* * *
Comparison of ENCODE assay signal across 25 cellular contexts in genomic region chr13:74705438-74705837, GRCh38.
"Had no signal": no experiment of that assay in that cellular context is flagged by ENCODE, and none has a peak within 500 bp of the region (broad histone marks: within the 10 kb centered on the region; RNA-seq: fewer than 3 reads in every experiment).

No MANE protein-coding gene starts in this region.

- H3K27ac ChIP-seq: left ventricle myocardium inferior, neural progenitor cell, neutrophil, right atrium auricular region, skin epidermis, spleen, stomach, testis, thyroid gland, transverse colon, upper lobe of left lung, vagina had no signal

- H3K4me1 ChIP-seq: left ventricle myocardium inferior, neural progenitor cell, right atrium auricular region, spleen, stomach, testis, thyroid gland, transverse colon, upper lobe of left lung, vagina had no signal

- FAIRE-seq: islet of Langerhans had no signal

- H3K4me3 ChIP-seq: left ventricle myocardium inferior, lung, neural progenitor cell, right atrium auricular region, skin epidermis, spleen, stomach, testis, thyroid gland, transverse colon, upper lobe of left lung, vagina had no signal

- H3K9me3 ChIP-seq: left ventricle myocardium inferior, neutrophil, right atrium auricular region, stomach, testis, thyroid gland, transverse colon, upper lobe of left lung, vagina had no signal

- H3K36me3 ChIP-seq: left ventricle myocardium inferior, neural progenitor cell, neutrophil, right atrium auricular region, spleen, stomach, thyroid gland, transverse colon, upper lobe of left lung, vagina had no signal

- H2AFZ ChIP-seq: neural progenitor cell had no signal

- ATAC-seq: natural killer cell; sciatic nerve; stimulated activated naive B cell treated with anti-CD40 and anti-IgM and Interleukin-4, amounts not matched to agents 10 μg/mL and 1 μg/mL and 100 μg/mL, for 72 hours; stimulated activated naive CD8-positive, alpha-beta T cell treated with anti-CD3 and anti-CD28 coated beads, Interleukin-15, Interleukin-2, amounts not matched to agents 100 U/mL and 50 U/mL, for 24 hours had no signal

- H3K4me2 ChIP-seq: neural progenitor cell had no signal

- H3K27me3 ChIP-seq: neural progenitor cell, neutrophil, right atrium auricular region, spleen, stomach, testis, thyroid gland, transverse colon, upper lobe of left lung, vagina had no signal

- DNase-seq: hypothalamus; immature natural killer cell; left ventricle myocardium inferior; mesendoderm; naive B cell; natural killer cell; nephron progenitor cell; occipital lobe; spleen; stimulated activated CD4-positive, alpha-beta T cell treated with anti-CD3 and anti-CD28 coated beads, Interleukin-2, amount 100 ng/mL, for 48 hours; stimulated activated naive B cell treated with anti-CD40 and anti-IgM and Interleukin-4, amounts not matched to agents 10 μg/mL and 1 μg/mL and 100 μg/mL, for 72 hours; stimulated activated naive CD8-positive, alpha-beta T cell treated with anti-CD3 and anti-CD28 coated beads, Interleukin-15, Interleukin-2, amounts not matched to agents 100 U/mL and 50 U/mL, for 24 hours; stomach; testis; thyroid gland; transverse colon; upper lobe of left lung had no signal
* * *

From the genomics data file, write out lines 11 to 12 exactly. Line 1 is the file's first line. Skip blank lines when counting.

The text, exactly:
- ATAC-seq: natural killer cell; sciatic nerve; stimulated activated naive B cell treated with anti-CD40 and anti-IgM and Interleukin-4, amounts not matched to agents 10 μg/mL and 1 μg/mL and 100 μg/mL, for 72 hours; stimulated activated naive CD8-positive, alpha-beta T cell treated with anti-CD3 and anti-CD28 coated beads, Interleukin-15, Interleukin-2, amounts not matched to agents 100 U/mL and 50 U/mL, for 24 hours had no signal

- H3K4me2 ChIP-seq: neural progenitor cell had no signal